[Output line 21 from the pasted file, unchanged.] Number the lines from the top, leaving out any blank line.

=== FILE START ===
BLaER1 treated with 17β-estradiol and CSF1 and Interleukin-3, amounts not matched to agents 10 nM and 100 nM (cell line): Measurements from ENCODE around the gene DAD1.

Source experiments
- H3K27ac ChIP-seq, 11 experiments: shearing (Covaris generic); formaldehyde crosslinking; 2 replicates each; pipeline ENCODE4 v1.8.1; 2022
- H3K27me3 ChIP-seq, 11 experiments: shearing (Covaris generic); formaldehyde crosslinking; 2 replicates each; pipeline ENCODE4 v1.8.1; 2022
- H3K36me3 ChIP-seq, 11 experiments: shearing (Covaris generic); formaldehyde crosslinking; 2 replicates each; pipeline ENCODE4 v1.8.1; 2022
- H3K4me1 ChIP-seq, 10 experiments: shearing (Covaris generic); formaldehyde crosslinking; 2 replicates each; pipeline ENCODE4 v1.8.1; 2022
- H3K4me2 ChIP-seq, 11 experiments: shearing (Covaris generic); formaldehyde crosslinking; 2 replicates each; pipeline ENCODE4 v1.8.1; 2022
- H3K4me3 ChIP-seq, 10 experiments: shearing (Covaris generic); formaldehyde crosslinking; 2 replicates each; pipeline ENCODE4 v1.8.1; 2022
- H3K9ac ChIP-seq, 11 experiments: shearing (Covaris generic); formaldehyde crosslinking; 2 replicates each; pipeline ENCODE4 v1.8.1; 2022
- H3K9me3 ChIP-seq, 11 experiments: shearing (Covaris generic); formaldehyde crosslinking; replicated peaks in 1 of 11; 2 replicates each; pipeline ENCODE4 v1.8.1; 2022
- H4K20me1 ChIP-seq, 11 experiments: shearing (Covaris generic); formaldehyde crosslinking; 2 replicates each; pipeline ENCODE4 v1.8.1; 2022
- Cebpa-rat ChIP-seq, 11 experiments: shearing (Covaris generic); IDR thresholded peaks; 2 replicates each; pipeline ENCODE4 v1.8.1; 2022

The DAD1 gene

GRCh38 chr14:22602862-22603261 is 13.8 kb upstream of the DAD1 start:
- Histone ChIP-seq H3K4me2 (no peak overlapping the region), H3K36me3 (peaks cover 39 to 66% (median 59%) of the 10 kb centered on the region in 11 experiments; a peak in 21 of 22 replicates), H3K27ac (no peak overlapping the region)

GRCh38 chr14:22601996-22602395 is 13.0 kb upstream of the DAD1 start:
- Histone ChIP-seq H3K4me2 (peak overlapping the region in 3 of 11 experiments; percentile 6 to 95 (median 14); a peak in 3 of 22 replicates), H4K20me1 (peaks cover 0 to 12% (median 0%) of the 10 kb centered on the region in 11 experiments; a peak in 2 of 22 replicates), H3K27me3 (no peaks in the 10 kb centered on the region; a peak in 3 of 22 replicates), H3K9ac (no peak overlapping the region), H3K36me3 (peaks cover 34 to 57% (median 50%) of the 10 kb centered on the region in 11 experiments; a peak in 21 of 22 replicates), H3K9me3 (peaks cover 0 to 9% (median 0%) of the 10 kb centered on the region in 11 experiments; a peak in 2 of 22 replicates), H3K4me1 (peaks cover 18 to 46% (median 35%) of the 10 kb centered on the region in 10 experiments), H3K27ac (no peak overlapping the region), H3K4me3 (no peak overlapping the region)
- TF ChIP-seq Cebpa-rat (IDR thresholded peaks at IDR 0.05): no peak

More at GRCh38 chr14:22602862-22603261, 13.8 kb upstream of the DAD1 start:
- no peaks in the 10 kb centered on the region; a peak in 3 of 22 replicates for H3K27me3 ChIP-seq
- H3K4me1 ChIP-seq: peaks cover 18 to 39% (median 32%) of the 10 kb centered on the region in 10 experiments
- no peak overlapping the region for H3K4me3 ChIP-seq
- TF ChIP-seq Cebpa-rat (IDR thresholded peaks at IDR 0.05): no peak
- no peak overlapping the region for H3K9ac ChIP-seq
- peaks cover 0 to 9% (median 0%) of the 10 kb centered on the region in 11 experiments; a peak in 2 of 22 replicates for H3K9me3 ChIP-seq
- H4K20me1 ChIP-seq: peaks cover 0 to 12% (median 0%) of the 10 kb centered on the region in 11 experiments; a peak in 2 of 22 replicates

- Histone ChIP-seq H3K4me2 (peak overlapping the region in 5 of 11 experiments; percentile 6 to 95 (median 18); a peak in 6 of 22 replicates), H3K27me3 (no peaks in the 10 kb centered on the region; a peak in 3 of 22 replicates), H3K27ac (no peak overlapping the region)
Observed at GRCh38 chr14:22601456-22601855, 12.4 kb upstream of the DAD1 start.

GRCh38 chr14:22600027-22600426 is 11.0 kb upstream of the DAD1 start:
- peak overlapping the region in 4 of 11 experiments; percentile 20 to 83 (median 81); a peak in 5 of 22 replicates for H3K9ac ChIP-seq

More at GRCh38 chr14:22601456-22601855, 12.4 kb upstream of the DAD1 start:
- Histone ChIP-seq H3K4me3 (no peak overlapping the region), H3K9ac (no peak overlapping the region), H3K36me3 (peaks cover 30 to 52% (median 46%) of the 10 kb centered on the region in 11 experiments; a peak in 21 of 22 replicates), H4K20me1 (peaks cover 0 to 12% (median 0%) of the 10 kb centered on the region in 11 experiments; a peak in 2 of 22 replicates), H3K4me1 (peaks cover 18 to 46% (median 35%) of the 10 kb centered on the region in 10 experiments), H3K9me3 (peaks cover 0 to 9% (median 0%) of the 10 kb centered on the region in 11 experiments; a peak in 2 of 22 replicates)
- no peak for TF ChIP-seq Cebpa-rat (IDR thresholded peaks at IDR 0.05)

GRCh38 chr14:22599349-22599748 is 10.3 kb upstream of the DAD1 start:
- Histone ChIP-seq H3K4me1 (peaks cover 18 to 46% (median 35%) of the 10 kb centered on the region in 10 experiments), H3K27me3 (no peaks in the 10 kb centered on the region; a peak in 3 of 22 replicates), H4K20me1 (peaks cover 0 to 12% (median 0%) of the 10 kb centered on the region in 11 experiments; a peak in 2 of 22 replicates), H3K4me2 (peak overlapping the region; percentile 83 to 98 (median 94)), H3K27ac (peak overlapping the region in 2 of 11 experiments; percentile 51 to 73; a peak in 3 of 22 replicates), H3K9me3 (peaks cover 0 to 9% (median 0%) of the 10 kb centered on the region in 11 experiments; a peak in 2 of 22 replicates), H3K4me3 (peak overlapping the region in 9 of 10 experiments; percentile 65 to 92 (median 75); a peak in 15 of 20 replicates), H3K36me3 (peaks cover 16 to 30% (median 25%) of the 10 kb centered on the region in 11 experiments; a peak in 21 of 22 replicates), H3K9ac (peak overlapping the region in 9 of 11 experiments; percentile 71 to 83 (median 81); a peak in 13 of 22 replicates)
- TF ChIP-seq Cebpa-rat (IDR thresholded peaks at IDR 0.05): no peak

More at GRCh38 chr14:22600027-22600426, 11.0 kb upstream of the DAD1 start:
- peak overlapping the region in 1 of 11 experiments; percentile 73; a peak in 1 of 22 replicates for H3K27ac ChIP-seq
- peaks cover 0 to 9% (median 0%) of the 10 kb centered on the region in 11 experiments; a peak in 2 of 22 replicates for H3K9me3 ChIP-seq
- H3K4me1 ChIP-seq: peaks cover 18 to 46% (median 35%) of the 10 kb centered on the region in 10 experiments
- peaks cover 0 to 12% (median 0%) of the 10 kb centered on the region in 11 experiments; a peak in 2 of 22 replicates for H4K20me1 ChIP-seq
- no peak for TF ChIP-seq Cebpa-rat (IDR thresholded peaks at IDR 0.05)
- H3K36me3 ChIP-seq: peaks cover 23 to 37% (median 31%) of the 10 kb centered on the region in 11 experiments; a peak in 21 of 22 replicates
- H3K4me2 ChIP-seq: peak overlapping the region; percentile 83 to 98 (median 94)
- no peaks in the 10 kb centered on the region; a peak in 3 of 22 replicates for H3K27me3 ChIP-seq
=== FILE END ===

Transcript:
- H3K4me1 ChIP-seq: peaks cover 18 to 39% (median 32%) of the 10 kb centered on the region in 10 experiments